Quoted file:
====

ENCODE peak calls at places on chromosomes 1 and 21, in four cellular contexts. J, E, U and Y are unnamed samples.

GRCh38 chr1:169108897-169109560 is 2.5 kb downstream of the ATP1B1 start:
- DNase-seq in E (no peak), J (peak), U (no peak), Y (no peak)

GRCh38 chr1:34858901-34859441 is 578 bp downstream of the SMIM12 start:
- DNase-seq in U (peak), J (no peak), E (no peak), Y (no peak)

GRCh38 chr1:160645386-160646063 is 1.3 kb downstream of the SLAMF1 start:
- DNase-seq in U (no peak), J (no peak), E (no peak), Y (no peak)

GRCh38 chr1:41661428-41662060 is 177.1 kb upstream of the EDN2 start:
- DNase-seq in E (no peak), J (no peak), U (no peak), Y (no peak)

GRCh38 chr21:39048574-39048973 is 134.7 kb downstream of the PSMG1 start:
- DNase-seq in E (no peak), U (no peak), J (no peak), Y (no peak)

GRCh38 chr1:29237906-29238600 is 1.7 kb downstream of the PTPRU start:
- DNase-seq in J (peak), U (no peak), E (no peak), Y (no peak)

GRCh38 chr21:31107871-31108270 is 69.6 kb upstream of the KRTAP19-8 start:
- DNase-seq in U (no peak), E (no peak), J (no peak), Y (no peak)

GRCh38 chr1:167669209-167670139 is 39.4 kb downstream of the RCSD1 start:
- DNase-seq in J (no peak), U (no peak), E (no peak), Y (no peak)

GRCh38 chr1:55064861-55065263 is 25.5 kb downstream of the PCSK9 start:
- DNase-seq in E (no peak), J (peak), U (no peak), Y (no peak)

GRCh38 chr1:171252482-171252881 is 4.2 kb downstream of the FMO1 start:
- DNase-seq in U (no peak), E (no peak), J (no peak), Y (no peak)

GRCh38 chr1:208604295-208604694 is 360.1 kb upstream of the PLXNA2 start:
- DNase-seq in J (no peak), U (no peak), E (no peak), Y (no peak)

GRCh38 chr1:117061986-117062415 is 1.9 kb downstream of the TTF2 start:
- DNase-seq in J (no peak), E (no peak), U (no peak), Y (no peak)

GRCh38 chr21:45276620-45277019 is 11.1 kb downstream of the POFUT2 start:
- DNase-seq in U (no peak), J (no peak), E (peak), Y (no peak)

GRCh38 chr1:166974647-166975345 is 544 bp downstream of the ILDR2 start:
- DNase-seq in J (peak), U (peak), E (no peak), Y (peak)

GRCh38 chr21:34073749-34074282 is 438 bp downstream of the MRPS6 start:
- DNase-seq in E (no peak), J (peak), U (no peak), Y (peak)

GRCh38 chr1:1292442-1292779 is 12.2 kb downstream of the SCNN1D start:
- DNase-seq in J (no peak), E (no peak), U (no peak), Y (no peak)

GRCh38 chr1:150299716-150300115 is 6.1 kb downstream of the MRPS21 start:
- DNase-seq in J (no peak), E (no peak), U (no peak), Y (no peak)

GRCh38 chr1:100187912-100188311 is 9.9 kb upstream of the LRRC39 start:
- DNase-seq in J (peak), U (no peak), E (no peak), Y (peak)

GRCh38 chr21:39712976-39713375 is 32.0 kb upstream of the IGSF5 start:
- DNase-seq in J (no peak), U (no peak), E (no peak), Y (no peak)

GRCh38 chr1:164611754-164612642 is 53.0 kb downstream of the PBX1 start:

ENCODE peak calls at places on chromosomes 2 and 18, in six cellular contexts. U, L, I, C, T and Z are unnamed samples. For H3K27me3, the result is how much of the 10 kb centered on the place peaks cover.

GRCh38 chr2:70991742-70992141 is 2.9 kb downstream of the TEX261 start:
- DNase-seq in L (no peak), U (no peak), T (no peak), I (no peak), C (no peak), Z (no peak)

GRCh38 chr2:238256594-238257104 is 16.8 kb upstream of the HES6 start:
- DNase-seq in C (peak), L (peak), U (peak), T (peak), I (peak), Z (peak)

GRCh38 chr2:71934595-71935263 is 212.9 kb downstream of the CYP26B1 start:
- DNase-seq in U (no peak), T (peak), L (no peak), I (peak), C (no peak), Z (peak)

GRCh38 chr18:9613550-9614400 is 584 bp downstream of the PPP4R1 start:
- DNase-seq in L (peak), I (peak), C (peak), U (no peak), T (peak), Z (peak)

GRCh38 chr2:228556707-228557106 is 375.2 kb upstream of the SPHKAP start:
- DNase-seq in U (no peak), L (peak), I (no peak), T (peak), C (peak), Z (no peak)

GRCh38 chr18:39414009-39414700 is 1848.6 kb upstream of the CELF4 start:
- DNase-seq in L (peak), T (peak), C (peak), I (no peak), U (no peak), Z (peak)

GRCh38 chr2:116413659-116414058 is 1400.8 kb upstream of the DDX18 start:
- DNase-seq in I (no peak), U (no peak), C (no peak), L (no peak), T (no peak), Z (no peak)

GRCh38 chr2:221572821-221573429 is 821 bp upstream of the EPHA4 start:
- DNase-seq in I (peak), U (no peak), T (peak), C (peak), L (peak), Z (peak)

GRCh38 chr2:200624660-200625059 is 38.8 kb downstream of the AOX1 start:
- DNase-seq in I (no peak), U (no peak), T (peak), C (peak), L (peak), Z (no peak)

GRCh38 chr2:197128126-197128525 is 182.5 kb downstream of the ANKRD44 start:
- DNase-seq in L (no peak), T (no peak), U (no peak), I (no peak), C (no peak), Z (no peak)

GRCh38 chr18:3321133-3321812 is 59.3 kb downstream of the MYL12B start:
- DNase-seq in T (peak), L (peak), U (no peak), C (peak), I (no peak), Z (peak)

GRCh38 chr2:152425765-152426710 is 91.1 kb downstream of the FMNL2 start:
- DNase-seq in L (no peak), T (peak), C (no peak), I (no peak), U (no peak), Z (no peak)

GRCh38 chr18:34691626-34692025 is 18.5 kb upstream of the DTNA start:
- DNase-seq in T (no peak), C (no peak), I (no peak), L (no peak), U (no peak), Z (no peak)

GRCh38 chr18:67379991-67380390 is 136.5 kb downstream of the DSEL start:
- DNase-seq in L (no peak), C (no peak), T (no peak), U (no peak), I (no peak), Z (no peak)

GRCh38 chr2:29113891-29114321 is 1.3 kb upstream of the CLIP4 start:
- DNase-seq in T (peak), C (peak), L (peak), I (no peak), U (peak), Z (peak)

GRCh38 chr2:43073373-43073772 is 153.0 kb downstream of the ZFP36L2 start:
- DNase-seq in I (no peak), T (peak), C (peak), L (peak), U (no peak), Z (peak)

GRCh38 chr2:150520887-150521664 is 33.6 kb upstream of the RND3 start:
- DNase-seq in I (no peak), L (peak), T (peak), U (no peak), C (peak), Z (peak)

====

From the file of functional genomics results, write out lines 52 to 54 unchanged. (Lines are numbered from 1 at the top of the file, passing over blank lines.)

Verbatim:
GRCh38 chr18:39414009-39414700 is 1848.6 kb upstream of the CELF4 start:
- DNase-seq in L (peak), T (peak), C (peak), I (no peak), U (no peak), Z (peak)

GRCh38 chr2:116413659-116414058 is 1400.8 kb upstream of the DDX18 start: